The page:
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Collards - Brassica oleraceaacephala

Collards are one of the most primitive members of the cabbage group. These leafy, non-heading cabbages originated in the eastern Mediterranean or similar to Asia Minor and are the wild forms of cabbage first used for food in prehistoric times. They were cultivated by the ancient Greeks and Romans, and either the Romans or the Celts introduced them to Britain and France. They reached the British Isles in 400 B.C. The first mention of collards in America was in 1669, but they may have existed here much earlier.

Collards (also known as tree cabbage or non-heading cabbage) are cool-season vegetable greens. They grow better in warm weather and can tolerate more cold weather in the late fall than any other member of the cabbage family. Although collards are popular substitutes for cabbage in the South, they can also be grown in northern areas because of their tolerance to frost. Collards are close relatives to kale.

Collards are extremely nutritious because they have a high content of vitamins A and C. The taste is similar to cabbage. A light frost near harvest time improves the flavor of collard greens.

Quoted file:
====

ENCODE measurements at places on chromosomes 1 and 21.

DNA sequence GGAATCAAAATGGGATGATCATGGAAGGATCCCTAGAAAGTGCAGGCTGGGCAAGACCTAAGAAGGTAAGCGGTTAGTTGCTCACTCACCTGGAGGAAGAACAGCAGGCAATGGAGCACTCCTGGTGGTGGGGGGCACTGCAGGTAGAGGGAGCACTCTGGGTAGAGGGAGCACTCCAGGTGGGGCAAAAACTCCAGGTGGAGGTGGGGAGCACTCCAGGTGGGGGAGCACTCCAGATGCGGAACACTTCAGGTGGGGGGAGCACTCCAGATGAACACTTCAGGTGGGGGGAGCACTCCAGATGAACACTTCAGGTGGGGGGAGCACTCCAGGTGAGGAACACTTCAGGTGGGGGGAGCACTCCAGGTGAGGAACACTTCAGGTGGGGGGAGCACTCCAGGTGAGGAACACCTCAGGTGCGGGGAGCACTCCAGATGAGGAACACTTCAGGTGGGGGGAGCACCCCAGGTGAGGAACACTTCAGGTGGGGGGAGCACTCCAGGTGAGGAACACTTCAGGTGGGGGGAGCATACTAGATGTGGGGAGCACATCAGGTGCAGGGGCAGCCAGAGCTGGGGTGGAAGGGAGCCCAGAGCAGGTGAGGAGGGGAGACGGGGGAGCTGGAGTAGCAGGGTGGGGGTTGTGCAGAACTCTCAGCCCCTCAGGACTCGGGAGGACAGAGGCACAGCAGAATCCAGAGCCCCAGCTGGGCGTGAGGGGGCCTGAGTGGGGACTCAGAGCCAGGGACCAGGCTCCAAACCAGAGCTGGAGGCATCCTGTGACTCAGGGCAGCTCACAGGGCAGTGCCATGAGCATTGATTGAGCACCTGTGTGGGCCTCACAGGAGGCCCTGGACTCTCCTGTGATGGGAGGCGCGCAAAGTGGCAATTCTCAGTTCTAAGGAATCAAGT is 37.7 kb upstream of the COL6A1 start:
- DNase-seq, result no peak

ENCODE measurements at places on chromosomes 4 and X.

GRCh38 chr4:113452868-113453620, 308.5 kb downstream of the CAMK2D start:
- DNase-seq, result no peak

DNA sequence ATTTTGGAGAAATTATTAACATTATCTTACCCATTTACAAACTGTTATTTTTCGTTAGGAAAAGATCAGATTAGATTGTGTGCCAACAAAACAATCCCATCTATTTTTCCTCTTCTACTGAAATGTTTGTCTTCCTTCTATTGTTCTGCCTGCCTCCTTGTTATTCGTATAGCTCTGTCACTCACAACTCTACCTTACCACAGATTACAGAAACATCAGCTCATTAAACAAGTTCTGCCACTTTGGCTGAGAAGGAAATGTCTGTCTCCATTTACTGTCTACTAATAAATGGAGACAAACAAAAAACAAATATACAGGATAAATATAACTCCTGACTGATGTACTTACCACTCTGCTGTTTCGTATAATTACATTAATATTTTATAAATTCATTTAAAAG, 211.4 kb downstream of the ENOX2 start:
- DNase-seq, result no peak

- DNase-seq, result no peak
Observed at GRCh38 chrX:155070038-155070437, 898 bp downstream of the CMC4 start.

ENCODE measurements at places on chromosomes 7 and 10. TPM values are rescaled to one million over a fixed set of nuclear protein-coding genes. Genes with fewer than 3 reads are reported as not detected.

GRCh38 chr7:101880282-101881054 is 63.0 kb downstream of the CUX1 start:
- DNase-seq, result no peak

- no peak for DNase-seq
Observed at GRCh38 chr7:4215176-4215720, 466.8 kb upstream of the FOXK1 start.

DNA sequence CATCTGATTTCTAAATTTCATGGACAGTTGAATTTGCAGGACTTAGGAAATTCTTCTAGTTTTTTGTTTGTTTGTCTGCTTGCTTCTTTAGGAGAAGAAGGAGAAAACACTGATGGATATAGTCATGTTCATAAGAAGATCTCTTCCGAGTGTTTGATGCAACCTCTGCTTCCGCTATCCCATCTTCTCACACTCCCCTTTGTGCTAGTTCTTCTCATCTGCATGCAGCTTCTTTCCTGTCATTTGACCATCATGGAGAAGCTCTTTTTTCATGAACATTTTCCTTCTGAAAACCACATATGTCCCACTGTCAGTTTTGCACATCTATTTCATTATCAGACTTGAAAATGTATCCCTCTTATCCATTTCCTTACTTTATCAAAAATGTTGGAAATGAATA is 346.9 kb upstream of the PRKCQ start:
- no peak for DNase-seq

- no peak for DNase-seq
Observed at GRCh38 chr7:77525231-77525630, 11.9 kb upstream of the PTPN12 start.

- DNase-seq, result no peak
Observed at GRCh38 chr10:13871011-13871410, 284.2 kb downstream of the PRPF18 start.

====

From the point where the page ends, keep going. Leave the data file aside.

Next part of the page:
Varieties


Planting

Plant in early spring for summer harvest and again in midsummer for fall and early winter harvest.

Sow seed 1/4 to 1/2 inch deep. Thin seedlings to 6 to 12 inches apart to allow enough space for plants to mature. Thinned plants may be eaten. Allow at least 3 feet between rows because plants become large. For early production in fall or spring, use transplants.

If you maintain ample soil moisture during hot periods in the summer, collards will produce an abundant harvest.


Harvesting

All green parts of the plant are edible and may be harvested at any time during the growing season. Plants grown 6 inches apart can be cut at ground level when they reach 6 to 10 inches in height. As an alternative method of harvesting, you can pick the large leaves when the plants are 10 to 12 inches high. This harvesting method allows the younger leaves to develop for later use.

Some gardeners prefer the young, tender leaves and cut the inner rosette of young growth. This "loose head" may be blanched by tying the outer leaves together to keep out the sun. Frost improves the flavor in the fall.

Bacterial soft rot can enter through the broken areas where the leaves were removed. This can be controlled with a spray of Kocide 101 or copper bordeaux at harvesting.


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This page was last updated on November 16, 2002